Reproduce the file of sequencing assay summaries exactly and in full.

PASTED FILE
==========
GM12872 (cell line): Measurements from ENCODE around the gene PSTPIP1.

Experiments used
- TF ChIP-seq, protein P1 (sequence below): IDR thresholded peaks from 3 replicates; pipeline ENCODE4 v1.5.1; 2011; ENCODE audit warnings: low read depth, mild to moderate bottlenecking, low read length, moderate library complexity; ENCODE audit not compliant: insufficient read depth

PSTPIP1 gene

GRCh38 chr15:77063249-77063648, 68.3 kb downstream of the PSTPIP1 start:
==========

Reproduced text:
GM12872 (cell line): Measurements from ENCODE around the gene PSTPIP1.

Experiments used
- TF ChIP-seq, protein P1 (sequence below): IDR thresholded peaks from 3 replicates; pipeline ENCODE4 v1.5.1; 2011; ENCODE audit warnings: low read depth, mild to moderate bottlenecking, low read length, moderate library complexity; ENCODE audit not compliant: insufficient read depth

PSTPIP1 gene

GRCh38 chr15:77063249-77063648, 68.3 kb downstream of the PSTPIP1 start: